Cost-cutting advice for your USA holiday
In terms of value for money, a holiday in the United States this year is looking pretty expensive. The AUD/USD exchange rate isn't friendly, but there are still plenty of budget-friendly aspects about the US.
Petrol in the States, though pricier than it used to be, is still a bargain by Australian standards, with a litre currently around 78 cents.
Moreover, eating out in the US is far better value than in most of Australia, as well as getting on the drink and shopping.
There is, however, a major financial caveat to choosing to take a holiday in the US – the cost of getting there. Here is some advice on how to keep costs down on key elements of US holidays.
On The Road
For car hire, compare rates on a price-comparison website. Free one-way drop-offs are normally possible within states, making, say, Los Angeles-San Francisco or Miami-Orlando drives attractive propositions.
Unusually, Complete North America offers Route 66 fly-drive tours without one-way drop-off charges, promising a decent saving. To keep your bill to a minimum, when you pick up the car resist the likely offer of an upgrade.
Inter-city coach travel is more comfortable than it used to be, and with Greyhound and Megabus tickets can cost as little as $1 if you book well ahead.
On The Rails
Long-distance US rail journeys can be bargains. Book well ahead and make do with comfy reclining seats, and a memorable coast-to-coast trip from New York to Los Angeles, changing trains in Chicago, costs just $212. Book on Amtrak's website.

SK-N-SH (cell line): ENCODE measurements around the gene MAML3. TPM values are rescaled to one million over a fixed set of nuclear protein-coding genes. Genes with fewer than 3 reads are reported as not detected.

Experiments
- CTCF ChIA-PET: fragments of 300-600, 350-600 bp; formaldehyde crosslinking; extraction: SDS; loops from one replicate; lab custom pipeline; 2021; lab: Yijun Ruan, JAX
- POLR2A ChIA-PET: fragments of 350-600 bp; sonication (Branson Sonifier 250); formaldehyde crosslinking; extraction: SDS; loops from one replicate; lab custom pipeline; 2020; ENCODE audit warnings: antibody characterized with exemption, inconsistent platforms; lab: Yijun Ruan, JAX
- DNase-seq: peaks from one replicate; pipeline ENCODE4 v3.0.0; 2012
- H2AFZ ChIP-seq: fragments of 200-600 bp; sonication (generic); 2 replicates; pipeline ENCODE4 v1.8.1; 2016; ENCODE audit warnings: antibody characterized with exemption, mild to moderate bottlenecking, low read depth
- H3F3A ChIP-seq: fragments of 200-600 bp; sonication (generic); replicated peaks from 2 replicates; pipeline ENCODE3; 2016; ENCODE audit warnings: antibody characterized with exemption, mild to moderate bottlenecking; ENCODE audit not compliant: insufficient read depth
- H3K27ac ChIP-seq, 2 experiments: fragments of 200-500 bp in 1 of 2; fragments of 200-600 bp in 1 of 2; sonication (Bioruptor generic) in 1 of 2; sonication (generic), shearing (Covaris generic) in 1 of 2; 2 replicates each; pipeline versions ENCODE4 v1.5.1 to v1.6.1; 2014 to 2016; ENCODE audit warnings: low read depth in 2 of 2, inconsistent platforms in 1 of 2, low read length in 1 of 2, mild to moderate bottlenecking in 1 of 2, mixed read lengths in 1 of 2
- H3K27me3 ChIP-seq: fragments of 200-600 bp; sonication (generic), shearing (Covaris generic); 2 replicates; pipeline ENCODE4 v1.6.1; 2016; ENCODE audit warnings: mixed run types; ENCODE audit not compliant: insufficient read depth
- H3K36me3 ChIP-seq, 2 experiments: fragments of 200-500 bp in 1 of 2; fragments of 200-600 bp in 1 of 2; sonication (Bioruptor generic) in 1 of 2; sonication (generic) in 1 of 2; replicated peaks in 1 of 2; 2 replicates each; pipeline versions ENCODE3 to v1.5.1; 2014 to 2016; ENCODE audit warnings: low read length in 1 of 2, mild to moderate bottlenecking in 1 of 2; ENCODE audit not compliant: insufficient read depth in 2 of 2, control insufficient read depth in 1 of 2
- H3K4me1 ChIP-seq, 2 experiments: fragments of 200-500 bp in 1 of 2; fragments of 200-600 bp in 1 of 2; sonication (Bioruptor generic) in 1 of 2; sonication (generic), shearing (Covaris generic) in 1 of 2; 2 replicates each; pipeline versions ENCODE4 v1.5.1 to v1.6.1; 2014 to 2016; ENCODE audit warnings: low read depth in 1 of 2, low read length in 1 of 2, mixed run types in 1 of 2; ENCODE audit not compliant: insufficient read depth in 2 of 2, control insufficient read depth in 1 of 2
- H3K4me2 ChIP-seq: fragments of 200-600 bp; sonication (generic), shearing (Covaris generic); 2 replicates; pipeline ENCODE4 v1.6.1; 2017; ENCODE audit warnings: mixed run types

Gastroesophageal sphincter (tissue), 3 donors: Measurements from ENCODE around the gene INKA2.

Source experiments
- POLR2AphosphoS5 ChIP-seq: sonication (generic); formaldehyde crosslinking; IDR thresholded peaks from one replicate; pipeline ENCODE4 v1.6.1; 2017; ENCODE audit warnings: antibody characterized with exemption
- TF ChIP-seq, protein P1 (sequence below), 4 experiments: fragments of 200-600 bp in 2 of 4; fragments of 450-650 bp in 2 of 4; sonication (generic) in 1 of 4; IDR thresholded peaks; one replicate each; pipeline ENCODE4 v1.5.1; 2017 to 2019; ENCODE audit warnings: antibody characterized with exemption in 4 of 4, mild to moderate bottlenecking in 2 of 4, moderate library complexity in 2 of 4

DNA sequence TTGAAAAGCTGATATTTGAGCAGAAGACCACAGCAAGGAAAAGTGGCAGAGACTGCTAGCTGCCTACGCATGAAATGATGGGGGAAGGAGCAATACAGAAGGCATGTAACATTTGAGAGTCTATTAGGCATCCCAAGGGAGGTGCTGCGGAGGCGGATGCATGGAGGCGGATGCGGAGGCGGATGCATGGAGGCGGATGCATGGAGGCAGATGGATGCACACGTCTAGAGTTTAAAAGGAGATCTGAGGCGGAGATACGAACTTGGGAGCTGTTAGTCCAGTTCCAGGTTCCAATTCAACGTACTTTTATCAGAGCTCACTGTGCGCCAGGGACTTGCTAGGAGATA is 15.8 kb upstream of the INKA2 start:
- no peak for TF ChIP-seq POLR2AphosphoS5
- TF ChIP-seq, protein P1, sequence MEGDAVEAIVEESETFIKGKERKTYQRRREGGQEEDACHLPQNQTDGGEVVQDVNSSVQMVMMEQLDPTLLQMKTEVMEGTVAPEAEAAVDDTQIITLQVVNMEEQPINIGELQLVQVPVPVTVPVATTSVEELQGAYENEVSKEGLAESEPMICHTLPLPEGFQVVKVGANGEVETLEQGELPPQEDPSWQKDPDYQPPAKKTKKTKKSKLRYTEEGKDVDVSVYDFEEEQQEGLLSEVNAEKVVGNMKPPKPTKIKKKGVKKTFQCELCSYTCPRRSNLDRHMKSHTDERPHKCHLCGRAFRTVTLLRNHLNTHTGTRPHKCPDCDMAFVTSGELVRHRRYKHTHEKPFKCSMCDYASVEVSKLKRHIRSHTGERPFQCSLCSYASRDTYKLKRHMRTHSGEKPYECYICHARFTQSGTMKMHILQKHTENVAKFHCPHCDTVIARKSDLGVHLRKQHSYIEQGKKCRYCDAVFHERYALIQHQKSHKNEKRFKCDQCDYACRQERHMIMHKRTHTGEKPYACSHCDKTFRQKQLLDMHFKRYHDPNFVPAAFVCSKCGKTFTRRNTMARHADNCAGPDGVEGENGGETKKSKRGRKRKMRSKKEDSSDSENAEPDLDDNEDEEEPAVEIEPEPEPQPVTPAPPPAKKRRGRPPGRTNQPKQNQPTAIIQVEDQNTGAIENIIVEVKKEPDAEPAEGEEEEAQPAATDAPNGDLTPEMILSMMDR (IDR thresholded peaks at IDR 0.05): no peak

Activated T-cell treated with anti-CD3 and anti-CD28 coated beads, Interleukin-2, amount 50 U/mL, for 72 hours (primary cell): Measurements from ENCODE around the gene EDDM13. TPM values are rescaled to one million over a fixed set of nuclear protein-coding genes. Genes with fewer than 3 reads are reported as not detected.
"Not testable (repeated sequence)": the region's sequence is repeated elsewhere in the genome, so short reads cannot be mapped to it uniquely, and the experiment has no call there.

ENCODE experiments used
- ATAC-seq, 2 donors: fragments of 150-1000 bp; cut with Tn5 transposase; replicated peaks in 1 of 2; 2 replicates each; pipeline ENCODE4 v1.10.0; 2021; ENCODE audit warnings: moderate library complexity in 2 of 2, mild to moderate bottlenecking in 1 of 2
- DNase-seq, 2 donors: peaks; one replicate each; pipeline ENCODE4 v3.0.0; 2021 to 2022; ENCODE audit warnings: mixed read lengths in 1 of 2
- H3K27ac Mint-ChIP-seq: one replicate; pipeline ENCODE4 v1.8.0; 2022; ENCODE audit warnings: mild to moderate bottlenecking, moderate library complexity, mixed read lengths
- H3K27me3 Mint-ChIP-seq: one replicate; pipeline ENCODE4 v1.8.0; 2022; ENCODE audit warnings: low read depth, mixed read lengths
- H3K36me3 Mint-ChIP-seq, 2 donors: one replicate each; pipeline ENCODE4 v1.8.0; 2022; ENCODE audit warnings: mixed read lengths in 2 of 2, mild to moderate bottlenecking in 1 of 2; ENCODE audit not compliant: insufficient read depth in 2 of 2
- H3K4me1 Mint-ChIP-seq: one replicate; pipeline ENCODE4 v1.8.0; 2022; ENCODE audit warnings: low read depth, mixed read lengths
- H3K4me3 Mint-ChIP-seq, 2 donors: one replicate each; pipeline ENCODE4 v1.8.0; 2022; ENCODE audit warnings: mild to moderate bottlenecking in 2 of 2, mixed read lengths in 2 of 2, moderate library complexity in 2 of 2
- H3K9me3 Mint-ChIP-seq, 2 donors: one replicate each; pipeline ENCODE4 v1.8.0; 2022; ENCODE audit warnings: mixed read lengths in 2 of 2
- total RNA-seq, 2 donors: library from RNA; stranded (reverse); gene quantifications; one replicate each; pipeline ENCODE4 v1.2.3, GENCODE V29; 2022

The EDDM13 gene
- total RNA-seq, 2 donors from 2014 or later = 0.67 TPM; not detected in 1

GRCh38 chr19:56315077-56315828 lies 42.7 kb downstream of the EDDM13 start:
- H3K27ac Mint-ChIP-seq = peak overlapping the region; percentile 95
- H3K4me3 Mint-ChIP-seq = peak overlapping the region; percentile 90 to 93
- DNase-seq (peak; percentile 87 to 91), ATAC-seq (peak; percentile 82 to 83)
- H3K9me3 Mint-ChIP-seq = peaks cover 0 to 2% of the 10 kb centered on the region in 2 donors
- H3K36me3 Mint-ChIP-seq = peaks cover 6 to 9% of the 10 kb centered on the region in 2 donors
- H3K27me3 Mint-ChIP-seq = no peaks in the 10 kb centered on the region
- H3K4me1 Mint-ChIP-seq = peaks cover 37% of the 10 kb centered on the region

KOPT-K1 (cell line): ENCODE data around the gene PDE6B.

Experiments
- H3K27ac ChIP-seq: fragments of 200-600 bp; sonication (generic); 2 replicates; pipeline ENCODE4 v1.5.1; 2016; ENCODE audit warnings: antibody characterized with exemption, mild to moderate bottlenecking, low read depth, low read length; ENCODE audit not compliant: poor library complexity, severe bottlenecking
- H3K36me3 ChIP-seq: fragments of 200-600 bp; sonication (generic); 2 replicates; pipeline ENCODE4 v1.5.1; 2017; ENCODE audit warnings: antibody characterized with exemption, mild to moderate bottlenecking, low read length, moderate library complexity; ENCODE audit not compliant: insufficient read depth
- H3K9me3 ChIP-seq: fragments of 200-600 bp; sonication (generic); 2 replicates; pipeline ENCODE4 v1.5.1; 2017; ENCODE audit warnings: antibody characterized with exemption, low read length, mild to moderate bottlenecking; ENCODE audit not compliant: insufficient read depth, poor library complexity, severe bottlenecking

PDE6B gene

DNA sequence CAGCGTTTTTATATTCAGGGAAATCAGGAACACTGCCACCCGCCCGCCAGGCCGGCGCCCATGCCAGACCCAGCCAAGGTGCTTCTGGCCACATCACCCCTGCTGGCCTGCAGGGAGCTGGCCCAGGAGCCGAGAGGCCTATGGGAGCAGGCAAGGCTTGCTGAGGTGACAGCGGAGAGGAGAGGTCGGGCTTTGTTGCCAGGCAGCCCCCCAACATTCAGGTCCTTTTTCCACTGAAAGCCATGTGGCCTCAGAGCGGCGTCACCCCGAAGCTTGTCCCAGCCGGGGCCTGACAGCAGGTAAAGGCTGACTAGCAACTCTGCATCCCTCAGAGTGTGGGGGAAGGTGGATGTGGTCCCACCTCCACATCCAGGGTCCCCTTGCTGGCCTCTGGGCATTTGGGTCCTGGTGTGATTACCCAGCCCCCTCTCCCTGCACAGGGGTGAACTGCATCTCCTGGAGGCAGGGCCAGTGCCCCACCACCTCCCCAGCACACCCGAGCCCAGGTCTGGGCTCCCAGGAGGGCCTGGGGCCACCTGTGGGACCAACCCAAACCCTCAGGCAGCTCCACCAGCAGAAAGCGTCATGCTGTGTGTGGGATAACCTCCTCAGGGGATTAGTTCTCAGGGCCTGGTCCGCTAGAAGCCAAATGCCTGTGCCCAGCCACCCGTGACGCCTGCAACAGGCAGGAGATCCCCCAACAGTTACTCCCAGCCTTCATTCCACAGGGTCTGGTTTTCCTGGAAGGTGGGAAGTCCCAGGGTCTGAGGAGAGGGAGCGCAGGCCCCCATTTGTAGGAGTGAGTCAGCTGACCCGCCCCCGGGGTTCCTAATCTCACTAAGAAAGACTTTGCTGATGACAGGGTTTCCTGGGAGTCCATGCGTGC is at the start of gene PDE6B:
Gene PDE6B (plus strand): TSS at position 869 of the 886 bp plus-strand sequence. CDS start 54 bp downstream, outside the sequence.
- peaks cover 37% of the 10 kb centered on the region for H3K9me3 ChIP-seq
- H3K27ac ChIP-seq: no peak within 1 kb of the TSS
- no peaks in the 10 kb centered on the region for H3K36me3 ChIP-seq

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When on the road, skip B&Bs and inns, which tend to be upmarket in the US, and pricier than motels. Good value for groups are all-suite chain hotels such as Embassy Suites and Homewood Suites, where the accommodation comes with a living room and kitchen.
An affordable, increasingly popular alternative to staying in a hotel in a city is to rent a room in a private apartment or the whole apartment.
If you are heading to the theme parks of Orlando or southern California, it normally works out cheaper to buy multi-park, multi-entrance tickets in advance. However, don't overbuy, as you may run out of time or stamina to tackle all the parks your ticket covers.
Shop around: ticket prices vary significantly from tour operator to tour operator and among agents.
If you intend to pack in a lot of sightseeing, you can save a tidy sum by investing in a CityPASS, which covers admission to multiple major attractions in 10 US cities.
Though local sales taxes are not displayed on prices, you can still make significant savings by shopping in the US, particularly at the many factory-outlet malls. Premium Outlets are recommended.
Drop the price of your US holiday with one of Student Flights' exclusive Black Market airfares.
This article was written by Fred Mawer from The Daily Telegraph and was legally licensed through the NewsCred publisher network.